Glassdoor is an online careers community that allows people to find out the inside track on what it is like to work at companies, helping them make better decisions about where they work. A recent survey by Glassdoor reveals that more than one in four (29 percent) of UK employees fear losing their job in the next six months, an increase of 8% from the previous survey. In our latest interview, we get a detailed insight into the findings of the study with Joe Wiggins, Glassdoor’s Senior Community Manager.
Tell us some more about the survey
We ask 2,000 people across GB how they feel about work every quarter and the survey is conducted online by Harris Interactive UK. It monitors four key indicators of employee confidence: salary expectations, re-hire probability, job security and company outlook.
An increase of 8% in those fearing losing their jobs over one quarter seems like quite a significant rise, what do you think could have caused this?
The main reason that people are worrying about their jobs may well be the increasing amount of restructuring that employees are seeing together with a continuing high level of redundancies taking place. Employers may therefore want to look at ways in which restructuring can be conducted without large scale redundancies – perhaps trading off a certain amount of potential efficiency savings later on in order to provide greater effectiveness and higher productivity today.
There are some interesting trends in the study, for example why do you think London-based employees were shown to be the most concerned about losing their jobs?
London is a more fluid job market and because of the concentration of staff and companies it is inevitable that restructuring has more of a ripple effect. The hub of the financial services industry is here and this sector has obviously endured an extremely tough few years.
The 16-24 age group had the highest levels of feelings of job insecurity. Why do you think such young workers are so much more concerned about possible redundancy than any other age group in the study?
Younger workers are generally less confident because they have less experience with cycles in the jobs market. They are starting their careers in a very competitive situation with many of their peers fighting over the same positions, but older workers have seen better times so will have a longer term outlook.
What steps do you think employers can take to reduce the level of concern employees are feeling?
I suspect the general tone of the debate about the UK’s economy is leading employees to feel less secure, and employers will benefit from communicating openly about the specific circumstances of their own businesses, involving employees where there are issues and problems, and communicating confidently where there are already positive changes underway or there are signs of new opportunities for the future.
it’s a big worry that so many employees feel so uncertain about keeping their existing jobs, particularly as most also still feel uncertain about their ability to find another position if they do get laid off.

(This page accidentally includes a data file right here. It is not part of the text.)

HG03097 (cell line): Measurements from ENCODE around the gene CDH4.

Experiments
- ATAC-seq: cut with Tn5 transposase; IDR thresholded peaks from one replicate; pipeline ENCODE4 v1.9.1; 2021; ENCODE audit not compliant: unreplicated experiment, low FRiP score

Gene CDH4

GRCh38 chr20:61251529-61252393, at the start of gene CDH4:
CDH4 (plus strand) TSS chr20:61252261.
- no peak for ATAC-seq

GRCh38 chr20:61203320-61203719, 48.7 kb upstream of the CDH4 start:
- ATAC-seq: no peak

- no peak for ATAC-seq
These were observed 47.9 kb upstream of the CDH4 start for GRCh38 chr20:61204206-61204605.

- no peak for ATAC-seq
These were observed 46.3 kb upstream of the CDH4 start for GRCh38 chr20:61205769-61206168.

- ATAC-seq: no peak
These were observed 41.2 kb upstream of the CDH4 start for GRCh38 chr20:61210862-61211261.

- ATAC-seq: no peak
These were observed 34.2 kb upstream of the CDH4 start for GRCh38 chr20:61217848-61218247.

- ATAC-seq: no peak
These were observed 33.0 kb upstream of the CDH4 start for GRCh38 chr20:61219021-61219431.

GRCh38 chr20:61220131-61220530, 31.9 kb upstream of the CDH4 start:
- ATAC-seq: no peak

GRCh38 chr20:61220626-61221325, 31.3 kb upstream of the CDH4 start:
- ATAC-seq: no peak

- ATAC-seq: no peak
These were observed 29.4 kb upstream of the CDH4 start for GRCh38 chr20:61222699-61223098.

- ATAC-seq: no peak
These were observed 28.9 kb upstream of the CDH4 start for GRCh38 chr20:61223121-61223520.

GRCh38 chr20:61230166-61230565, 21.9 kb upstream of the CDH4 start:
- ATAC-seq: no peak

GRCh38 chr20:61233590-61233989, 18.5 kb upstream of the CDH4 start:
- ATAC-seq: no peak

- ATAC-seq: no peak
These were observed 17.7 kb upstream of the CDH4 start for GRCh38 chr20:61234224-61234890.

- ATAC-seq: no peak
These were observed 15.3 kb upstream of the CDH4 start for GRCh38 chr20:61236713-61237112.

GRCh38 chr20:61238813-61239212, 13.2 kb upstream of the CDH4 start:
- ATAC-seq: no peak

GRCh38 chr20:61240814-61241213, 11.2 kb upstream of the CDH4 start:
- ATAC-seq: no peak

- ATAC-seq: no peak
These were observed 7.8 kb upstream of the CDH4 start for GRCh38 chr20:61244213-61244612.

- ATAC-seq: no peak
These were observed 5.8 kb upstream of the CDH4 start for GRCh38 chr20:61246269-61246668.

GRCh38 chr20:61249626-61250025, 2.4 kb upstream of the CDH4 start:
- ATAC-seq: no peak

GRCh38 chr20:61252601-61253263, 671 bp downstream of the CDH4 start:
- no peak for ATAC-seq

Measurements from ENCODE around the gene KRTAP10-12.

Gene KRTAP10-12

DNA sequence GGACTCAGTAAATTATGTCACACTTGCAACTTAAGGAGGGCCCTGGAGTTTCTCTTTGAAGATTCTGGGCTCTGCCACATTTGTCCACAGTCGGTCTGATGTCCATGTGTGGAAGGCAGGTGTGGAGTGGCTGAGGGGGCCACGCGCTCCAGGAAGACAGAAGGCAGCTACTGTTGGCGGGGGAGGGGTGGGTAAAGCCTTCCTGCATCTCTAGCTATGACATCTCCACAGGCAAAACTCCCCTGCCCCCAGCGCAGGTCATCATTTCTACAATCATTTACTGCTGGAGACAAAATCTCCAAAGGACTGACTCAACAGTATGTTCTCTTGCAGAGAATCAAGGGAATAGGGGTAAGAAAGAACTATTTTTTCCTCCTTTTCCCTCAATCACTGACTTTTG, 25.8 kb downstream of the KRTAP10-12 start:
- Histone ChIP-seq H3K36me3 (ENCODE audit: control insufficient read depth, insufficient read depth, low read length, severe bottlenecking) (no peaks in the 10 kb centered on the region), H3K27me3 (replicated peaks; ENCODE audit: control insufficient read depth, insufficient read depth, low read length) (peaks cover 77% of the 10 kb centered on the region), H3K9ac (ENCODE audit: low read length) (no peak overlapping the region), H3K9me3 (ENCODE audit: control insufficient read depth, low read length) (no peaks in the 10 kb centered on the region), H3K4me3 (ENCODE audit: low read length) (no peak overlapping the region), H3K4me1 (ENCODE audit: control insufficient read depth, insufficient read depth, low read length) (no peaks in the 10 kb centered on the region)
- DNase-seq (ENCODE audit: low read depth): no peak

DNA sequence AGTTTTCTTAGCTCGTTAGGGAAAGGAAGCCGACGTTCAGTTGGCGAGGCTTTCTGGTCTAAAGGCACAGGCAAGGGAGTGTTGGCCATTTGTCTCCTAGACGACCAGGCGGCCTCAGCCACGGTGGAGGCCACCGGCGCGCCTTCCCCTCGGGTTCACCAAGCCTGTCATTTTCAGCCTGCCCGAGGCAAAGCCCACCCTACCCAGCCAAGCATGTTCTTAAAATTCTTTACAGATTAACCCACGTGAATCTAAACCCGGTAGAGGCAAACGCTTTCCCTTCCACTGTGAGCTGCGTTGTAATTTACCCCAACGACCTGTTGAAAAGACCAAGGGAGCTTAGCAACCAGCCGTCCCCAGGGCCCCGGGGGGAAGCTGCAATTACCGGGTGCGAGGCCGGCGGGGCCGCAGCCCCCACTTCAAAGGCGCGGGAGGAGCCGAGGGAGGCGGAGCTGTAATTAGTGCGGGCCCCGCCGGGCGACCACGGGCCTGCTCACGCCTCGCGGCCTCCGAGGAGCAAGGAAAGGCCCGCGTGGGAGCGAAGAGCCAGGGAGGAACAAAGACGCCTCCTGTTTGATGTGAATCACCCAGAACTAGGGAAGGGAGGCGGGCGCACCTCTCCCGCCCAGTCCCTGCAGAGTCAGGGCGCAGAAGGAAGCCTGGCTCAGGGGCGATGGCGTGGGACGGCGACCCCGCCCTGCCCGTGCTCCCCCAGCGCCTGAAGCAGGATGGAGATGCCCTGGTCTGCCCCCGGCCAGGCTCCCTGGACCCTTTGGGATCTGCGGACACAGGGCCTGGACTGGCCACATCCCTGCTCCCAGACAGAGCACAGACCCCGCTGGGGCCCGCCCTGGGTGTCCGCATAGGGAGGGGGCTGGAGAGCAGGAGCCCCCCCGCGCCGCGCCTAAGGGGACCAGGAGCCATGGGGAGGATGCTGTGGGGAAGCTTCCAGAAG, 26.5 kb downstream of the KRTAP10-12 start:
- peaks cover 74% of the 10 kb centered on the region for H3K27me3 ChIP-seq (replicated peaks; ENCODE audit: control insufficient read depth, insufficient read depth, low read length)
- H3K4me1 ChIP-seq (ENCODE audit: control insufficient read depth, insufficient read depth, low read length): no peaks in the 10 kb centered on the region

This is particularly important since if people are worrying about their jobs it’s going to make it harder for them to do their best work. Indeed it may move them into a ‘threat state’ in which peoples’ concern about their jobs can close down their ability to think clearly and behave optimally, particularly in displaying the sort of discretionary behaviours which are so critical in many jobs today, for example in providing great customer service and developing new ideas to improve work activities. This may be one reason why UK productivity is remaining so low as well.
Are there also any steps that you feel employees themselves could take to recede their levels of anxiety regarding job security?
Many key economic indicators are starting to show real signs of positivity, indeed last month it was confirmed that Britain’s economy has bounced back and is now bigger than it was before the financial crisis struck. Employees should take heart from that and remember that redundancy is normally a last resort option for most companies. While line managers are not necessarily gong to have all the answers, it is worth raising if employees have specific concerns.
Only one in ten employees believe their company’s performance will decline over the next six months, yet one in four fear losing their jobs. Do you think therefore that employees are unnecessarily overly concerned about their own job security?
There seems to be a lag between sentiment about companies and the economy and sentiment about one’s own situation. We’re seeing it in other indicators too: a recent GfK Consumer Confidence Barometer showed that people’s views of the general economic situation over the next 12 months is far more positive than their views of their personal financial situation over the same time period.
How do you predict these figures to change into the future? Do you think the slowly recovering economy will play a part in a possible change in figures?
We would expect confidence over redundancies and expectations of a pay rise to improve in the quarterly report.